Today’s Solutions: May 22, 2024

From The Optimist Magazine
Summer 2014

Otto Scharmer can be considered an expert on leadership. Focusing his work on evolutionary stages of complex living systems, such as organizations, his book Theory U became an international bestseller. He’s a senior lecturer at MIT, founding chair of the Presencing Institute and vice chair of the World Economic Forum’s Global Agenda Council on Leadership. In his latest book, Leading from the Future, Scharmer suggests there’s much to learn from soccer.

What are the developmental stages in the evolution of soccer?

“The 1.0 version of any larger, living system is based on centralization, such as with the socialist economic system. In the 1.0 version of soccer, everything in the game depends not only on the orders of the coach, but also on all that you thought prior to the game. Here, it’s based on prefabricated game planning, with very little flexibility to deviate from the original plan. Now, the 2.0 version of soccer is when players move into individualized roles. Ideally, this way everyone can become really good in their own position, so the team would consist of great strikers, great midfielders and great defenders. Yet time and again, we see that a collection of fantastic performers doesn’t necessarily add up. The sum total can still be less than the individual capacities combined.”

So what’s the next step?

“Well, players could have more flexibility. There would be parts of the system that allow for more improvisation. Players would have a more dynamic interpretation of their role, which is what we’re seeing more and more. The 3.0 version is a more roaming system, where people switch in and out of each other’s roles.”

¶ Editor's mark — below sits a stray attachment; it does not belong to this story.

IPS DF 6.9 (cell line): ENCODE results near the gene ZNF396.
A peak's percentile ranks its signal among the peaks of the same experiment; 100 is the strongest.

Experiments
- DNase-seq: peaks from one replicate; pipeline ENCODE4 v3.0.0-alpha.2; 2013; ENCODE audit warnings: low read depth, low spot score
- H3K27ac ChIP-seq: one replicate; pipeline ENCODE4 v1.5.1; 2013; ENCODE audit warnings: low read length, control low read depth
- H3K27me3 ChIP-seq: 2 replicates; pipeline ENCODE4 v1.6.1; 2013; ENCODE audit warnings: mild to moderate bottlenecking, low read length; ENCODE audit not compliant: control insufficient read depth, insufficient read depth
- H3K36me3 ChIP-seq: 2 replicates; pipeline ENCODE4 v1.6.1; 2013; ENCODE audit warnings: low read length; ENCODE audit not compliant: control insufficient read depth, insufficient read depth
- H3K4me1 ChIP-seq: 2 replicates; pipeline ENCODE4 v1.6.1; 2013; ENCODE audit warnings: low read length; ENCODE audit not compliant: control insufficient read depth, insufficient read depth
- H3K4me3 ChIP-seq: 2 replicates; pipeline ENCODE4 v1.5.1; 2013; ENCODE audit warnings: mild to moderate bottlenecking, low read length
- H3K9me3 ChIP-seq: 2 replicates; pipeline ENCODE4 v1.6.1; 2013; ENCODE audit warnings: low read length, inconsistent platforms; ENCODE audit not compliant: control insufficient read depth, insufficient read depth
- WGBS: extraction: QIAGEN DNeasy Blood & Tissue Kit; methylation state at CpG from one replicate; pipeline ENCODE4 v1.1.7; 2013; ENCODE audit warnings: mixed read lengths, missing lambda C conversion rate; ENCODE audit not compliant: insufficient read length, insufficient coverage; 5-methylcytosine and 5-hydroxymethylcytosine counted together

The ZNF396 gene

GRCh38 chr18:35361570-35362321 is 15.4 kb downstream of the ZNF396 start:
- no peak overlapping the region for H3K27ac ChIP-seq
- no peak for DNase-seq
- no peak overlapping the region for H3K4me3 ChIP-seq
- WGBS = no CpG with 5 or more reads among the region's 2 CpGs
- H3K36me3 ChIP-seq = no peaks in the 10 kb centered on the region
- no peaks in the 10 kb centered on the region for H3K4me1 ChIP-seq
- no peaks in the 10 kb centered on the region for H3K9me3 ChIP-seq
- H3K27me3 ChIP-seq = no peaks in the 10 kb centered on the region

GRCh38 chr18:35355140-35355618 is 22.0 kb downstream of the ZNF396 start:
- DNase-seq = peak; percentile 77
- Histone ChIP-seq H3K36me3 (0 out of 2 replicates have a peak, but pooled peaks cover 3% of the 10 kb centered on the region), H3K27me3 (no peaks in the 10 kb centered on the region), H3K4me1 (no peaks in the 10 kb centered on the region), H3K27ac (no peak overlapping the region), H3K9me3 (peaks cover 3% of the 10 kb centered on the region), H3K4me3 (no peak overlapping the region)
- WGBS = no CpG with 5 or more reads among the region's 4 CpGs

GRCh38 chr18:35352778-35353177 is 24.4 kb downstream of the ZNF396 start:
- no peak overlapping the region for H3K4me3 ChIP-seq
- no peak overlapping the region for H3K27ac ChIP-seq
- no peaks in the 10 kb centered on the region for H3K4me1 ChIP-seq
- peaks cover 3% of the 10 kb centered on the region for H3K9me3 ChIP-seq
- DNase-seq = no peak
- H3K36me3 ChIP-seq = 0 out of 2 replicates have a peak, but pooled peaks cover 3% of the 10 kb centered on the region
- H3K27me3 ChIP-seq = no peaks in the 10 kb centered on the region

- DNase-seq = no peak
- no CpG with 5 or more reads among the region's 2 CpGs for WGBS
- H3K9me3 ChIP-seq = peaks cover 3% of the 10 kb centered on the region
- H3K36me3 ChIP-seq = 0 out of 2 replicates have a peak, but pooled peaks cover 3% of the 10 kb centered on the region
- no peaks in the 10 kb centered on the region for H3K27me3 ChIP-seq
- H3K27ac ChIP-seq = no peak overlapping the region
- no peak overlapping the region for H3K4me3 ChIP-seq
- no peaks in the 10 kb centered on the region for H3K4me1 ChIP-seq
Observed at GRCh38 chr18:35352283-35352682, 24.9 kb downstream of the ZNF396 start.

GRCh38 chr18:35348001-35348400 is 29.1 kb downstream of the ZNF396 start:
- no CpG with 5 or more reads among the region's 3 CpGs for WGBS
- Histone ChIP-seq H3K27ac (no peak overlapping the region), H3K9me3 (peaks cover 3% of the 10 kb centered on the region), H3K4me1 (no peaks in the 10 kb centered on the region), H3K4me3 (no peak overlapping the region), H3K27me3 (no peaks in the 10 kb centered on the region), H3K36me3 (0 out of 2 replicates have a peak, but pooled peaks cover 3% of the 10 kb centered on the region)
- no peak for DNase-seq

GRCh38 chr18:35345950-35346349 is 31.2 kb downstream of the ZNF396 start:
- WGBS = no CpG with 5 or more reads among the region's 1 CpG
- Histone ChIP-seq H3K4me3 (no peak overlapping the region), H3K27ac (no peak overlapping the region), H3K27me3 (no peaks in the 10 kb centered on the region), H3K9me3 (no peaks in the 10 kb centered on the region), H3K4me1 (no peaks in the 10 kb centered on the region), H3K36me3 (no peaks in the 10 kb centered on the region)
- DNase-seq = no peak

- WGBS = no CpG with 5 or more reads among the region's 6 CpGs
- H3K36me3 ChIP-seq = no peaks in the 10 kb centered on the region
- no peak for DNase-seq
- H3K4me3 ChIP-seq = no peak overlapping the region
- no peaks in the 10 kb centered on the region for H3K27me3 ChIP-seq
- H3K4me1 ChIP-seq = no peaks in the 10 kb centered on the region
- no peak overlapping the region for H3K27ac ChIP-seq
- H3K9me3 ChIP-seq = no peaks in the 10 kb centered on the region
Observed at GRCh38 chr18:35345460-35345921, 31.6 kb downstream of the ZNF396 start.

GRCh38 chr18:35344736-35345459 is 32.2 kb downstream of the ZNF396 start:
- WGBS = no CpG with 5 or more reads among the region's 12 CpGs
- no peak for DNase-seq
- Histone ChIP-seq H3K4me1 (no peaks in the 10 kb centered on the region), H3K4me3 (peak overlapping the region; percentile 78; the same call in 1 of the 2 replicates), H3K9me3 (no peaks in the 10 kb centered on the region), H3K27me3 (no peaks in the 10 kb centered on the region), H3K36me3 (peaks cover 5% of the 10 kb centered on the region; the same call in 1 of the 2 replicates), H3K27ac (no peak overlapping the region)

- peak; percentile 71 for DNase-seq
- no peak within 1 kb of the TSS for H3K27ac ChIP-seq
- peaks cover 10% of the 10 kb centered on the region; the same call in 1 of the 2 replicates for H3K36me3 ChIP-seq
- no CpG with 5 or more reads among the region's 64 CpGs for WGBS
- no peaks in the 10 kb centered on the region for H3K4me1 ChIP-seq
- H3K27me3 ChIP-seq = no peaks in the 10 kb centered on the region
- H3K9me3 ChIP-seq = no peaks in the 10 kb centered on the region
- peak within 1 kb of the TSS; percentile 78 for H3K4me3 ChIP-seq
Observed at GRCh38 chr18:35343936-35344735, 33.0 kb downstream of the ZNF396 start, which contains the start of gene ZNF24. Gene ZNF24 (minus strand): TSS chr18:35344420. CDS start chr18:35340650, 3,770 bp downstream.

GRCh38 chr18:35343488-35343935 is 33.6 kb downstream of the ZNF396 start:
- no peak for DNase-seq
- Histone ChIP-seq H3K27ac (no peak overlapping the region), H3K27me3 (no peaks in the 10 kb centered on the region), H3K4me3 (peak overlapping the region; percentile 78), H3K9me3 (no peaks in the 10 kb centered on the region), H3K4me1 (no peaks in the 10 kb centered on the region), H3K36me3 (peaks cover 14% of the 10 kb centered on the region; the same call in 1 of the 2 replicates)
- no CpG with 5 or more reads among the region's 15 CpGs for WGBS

Great. So what can organizations learn from soccer?

“Wait, that’s not it…” 

There’s soccer 4.0?

“Yes. That’s called ‘total football,’ invented by the Dutch in the 1970s. This involves the total collapse of the idea that each individual has a specific role. There is no distinction between strikers and midfielders. Everyone is doing everything. It requires a shared development and collective consciousness. Players no longer perceive the game with themselves as the center. There’s a sense of simply knowing where the open space is, where the opponent is, where the ball is. Everyone is attending to an ever-evolving situation and adjusting his own position relative to that. That’s what the best teams are doing, such as Barcelona and the Spanish national team.”

Assuming there’s no soccer 5.0… what can organizations learn from all this?

“Well, unfortunately, this shared consciousness is not what we’re seeing in organizations. However, organizing is much like sports—it’s an evolving discipline. The more we advance our mastery, the more fluid our
organization becomes.” 

How do we get there?

“Organizations should deepen their philosophy about what it is they want to create. There should be a shared understanding of what all ‘players’ in the organization want to create. And everyone should be able to constantly adapt. Rather than knowing how to stick with the goal of delivering the targets that were set out yesterday, employees should try to develop a mastery in connecting with a changing context and with what is about to emerge. That is how organizations evolve.”

Is this something that can be practiced? 

“Yes, all organizations can create places where this ‘sensing’ can develop. It simply requires practice, so that everyone is in sync. Once you get there, you’ll have much more flexibility to improvise and respond. I think that’s what great teams and great organizations pay a lot of attention to. It’s what we’re seeing now with Bayern Munich. Last year, Bayern Munich already had a great system, but it was imposed on each opponent. Now, they’re much more adapting and evolving, switching their system twice a game. The players constantly evolve and respond as a team. They are really sensing what the situation requires them to do.” | Marco Visscher

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